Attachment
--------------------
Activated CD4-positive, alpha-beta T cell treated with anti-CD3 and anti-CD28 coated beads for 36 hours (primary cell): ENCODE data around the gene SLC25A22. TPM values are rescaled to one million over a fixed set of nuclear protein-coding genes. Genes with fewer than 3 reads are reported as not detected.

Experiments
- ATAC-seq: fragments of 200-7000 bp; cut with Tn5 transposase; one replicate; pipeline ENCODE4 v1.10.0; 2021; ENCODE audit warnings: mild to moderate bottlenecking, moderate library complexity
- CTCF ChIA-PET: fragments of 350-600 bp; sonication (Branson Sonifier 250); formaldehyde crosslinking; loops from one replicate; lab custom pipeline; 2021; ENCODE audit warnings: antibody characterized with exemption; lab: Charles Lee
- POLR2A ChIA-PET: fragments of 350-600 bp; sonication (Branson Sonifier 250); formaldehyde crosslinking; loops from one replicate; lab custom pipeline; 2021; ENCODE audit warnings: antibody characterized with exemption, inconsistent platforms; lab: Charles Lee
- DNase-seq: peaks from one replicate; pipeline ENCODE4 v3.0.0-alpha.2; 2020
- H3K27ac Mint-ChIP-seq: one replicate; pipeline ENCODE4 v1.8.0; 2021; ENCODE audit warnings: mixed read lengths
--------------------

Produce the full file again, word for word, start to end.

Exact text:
Activated CD4-positive, alpha-beta T cell treated with anti-CD3 and anti-CD28 coated beads for 36 hours (primary cell): ENCODE data around the gene SLC25A22. TPM values are rescaled to one million over a fixed set of nuclear protein-coding genes. Genes with fewer than 3 reads are reported as not detected.

Experiments
- ATAC-seq: fragments of 200-7000 bp; cut with Tn5 transposase; one replicate; pipeline ENCODE4 v1.10.0; 2021; ENCODE audit warnings: mild to moderate bottlenecking, moderate library complexity
- CTCF ChIA-PET: fragments of 350-600 bp; sonication (Branson Sonifier 250); formaldehyde crosslinking; loops from one replicate; lab custom pipeline; 2021; ENCODE audit warnings: antibody characterized with exemption; lab: Charles Lee
- POLR2A ChIA-PET: fragments of 350-600 bp; sonication (Branson Sonifier 250); formaldehyde crosslinking; loops from one replicate; lab custom pipeline; 2021; ENCODE audit warnings: antibody characterized with exemption, inconsistent platforms; lab: Charles Lee
- DNase-seq: peaks from one replicate; pipeline ENCODE4 v3.0.0-alpha.2; 2020
- H3K27ac Mint-ChIP-seq: one replicate; pipeline ENCODE4 v1.8.0; 2021; ENCODE audit warnings: mixed read lengths